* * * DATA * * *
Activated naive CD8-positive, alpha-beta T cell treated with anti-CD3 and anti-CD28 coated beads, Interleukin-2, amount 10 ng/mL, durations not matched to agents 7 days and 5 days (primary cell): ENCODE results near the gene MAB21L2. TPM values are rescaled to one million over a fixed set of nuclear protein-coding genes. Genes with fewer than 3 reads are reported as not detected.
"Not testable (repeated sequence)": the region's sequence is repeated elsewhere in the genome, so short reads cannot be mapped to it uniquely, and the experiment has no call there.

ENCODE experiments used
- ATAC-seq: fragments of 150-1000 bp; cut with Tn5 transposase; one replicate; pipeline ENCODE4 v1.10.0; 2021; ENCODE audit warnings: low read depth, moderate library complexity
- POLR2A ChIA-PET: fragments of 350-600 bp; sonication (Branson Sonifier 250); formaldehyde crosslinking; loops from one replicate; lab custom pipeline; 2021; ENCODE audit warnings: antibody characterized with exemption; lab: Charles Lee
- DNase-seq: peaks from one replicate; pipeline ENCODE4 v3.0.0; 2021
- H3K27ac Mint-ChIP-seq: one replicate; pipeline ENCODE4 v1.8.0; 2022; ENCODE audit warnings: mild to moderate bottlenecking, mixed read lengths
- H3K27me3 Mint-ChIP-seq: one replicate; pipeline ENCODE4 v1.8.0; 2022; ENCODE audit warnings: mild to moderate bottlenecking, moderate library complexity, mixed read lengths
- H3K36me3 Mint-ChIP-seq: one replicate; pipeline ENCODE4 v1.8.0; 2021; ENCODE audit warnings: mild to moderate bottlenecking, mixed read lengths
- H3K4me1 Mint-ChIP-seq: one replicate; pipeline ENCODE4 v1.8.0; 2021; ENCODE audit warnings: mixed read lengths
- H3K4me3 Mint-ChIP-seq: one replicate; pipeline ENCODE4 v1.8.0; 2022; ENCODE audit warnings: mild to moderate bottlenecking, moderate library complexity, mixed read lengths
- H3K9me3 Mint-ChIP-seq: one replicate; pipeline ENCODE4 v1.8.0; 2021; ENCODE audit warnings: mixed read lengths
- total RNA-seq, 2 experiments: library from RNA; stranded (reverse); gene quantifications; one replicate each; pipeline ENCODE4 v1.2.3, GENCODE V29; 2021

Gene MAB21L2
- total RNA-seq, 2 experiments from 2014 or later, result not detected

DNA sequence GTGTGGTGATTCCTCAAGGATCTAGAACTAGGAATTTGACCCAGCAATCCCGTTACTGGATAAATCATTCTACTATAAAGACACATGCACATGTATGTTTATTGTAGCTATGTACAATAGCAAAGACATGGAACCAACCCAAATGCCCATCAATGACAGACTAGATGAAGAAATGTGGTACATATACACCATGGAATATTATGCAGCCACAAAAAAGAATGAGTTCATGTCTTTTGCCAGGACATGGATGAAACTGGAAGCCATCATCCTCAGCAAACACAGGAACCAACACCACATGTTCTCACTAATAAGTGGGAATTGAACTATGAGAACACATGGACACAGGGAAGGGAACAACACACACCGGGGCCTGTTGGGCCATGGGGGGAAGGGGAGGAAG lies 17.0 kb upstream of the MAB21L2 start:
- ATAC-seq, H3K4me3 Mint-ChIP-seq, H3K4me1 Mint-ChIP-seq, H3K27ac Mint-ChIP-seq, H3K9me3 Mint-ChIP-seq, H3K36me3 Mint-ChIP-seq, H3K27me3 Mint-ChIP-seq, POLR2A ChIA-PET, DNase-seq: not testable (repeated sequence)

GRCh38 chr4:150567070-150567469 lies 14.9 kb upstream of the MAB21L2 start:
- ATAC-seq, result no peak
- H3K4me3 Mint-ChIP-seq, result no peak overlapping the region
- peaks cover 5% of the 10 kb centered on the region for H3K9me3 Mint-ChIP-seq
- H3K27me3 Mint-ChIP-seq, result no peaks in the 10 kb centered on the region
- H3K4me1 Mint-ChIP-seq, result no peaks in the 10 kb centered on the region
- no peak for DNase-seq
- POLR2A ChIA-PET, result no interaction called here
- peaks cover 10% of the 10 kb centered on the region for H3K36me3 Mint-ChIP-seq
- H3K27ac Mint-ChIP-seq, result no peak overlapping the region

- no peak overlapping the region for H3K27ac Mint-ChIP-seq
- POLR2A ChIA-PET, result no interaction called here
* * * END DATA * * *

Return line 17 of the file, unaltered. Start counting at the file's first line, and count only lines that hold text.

- ATAC-seq, H3K4me3 Mint-ChIP-seq, H3K4me1 Mint-ChIP-seq, H3K27ac Mint-ChIP-seq, H3K9me3 Mint-ChIP-seq, H3K36me3 Mint-ChIP-seq, H3K27me3 Mint-ChIP-seq, POLR2A ChIA-PET, DNase-seq: not testable (repeated sequence)